So Sony has this format called Optical Disc Archive, right? It's a high-density storage cartridge, but it turns out it works by cheating.

because if you open it up (which you should never do. trust me on this one)
it turns out... it's blu-ray.
it's a big STACK of blu-ray
And the idea is that Sony built some very complicated drive which you can slot this cartridge into, and it'll open it up and grab out the right disc and just read/write that one
then when you hit the eject button, it shoves the discs back in and closes up the case, and hands you the cartridge.
So Sony launched this thing at 300 gigabytes in 2013.
They've been launching new updates every couple years, with the latest version being the ODC5500R (launched in 2019), which is a 5.5tb write-once cartridge.
reportedly it's extra-stabilized blu-ray discs, at that. so these will last longer than your regular cheapo BD-R discs
plus optical media (especially recordable media) has always been vulnerable to UV light, and guess what? this one is always in a cartridge or a drive. so I'm sure that helps with the longevity.
So you can get stand-alone drives for these, but I suspect that's not really where it was designed for.
This is a medium designed for things like tape robots
because they also sell these in big optical libraries.
They call it "PetaSite", because if you go to the biggest variety, you can fit 2.9 petabytes in a rack.
(a petabyte being 1024 terabytes)
which isn't the highest density around.
I mean, if you build a backblaze pod (6.0), that's 60 drives in a 4U chassis.
with 8tb drives you fit 4.8PB per rack, and you can buy 16tb drives today... that's a 9.6PB rack
but I think Sony is figuring there's a different market for high-density optical libraries that aren't met by just throwing a ton of hard drives in a rack.
for one thing it probably has cheaper day-to-day requirements.
having 600 spinning drives + 10 servers + cooling running 24/7 is not going to be cheap on the electricity.
but I'm sure for lots of industries, the fact it's write-once is a selling point, not a limitation.
It's like how the SEC used to require broker-dealer records be recorded on WORM discs
because a nice thing about write-once media is that you can use it in a transaction-log sense, streaming out everything that happens to it in small batches, and at the end of the day/month/year you know it wasn't changed.
so the bank can know that no one hacked into their computers and overwrote their bank account with 90 billion dollars, and the SEC can know that the stock traders didn't fiddle their records after the fact to hide insider trading or whatever.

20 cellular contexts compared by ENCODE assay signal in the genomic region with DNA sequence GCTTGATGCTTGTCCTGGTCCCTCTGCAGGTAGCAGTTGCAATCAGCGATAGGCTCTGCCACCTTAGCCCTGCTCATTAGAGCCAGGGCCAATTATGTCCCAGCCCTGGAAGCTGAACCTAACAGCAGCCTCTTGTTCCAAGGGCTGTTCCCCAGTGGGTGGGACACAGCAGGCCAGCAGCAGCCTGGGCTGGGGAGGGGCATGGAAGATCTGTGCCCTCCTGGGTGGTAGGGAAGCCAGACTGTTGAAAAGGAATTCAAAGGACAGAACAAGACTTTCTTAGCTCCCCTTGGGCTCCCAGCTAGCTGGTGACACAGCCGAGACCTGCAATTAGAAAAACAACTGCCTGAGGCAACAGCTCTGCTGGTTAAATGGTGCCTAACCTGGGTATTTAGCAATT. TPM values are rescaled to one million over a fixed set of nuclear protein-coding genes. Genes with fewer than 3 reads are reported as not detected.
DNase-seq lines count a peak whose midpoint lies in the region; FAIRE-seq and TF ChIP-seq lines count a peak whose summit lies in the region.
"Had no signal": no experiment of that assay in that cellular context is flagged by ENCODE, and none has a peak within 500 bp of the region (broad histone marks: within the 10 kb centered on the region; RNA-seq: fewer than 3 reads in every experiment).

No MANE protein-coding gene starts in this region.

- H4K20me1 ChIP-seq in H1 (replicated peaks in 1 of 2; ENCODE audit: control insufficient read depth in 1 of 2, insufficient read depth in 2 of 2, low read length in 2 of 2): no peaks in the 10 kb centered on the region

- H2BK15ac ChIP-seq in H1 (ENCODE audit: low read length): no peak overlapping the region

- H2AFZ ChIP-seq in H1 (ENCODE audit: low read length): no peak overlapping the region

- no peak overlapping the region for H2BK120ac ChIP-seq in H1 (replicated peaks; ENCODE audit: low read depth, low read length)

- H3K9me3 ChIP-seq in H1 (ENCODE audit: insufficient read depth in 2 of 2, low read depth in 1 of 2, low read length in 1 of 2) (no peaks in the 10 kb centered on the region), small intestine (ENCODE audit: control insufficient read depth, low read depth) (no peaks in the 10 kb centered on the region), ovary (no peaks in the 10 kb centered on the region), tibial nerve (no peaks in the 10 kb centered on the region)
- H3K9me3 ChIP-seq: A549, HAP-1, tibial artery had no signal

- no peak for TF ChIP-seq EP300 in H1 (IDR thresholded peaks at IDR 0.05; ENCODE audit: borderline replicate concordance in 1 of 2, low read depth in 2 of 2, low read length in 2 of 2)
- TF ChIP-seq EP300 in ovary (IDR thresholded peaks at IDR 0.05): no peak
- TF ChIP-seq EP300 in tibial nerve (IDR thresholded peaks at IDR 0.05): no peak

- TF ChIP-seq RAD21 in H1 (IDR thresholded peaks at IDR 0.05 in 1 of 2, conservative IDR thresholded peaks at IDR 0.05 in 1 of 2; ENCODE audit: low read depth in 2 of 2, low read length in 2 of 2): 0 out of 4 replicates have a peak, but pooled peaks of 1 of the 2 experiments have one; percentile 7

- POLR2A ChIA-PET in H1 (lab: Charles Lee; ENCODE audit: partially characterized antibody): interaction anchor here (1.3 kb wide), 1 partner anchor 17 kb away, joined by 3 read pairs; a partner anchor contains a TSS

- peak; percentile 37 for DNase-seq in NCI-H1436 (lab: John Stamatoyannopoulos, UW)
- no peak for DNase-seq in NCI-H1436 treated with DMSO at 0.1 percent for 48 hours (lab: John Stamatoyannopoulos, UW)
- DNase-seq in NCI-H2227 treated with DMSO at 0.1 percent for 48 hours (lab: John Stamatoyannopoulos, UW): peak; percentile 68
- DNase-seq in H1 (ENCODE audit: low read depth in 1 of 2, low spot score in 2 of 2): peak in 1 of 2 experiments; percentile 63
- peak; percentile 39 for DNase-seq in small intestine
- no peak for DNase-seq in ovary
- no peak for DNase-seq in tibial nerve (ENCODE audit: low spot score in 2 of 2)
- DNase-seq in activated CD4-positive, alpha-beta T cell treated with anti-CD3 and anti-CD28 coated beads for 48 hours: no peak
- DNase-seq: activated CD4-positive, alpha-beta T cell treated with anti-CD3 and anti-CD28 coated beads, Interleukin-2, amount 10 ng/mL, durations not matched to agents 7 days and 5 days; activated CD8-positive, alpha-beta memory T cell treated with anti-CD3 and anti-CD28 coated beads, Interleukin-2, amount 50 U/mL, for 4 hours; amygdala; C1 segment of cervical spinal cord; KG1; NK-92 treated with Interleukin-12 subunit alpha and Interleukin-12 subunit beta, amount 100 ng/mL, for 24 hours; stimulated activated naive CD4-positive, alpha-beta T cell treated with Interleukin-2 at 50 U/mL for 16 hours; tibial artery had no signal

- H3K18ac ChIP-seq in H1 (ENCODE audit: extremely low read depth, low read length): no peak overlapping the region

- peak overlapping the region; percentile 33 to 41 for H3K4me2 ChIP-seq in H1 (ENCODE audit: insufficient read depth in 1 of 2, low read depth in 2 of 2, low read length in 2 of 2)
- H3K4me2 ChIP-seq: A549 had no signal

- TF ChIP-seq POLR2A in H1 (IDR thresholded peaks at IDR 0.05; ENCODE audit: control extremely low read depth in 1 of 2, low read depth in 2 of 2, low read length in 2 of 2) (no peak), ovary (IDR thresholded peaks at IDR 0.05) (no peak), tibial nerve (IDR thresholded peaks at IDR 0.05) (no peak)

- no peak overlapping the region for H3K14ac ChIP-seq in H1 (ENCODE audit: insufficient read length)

so for any business that needs lots of data to be immutable written on a regular basis, Sony is probably offering a very attractive product here.
They can be like "hey, just buy this thing, and you've got PETABYTES worth of data storage that you can trust wasn't changed"
and having it all be a big data library cuts down on costs because you don't have to hire data librarians.
You're not having some person who has the job to burn the DVD-Rs and make sure they're put away in the right places and such.
you just have a big refrigerator machine that sits in the corner of your datacenter and you fill it with blanks and a couple petabytes later you buy a second one
for the record, optical libraries used to be a big thing.
in more ways than one: they were huge.
They often used MO discs instead of plain CDs, but the idea was the same: you have a network-attached system which had some number of drives, a bunch of discs, and a robot way to automatically load and unload them
the CD ones aren't writable (back then, I'm sure someone made one that has CD-Rs), and the access time sucks, but think about how much storage that could be
let's say you have a rack-sized library of CDs. You could easily fit a thousand discs in that.
CD-ROMs started at 650mb, so that's basically 650gb of storage.
So less than a terabyte! that's not much, really...
except you could have these in like 1986.
in 1986 you're talking about hard drives in the 20-60 megabyte range. CD-ROMs were HUGE compared to that.
A thousand CD-ROMs? that's more storage than God would ever need.
It's still incredibly expensive. So it's the kind of thing that huge companies and like NASA would own, and that's about it.
but for a while it was the kind of thing that was real top-line and neat for having lots of data on your network.
These systems evolved to use MO disks because cartridges are way easier for robots to load and unload, and because MO means it's rewritable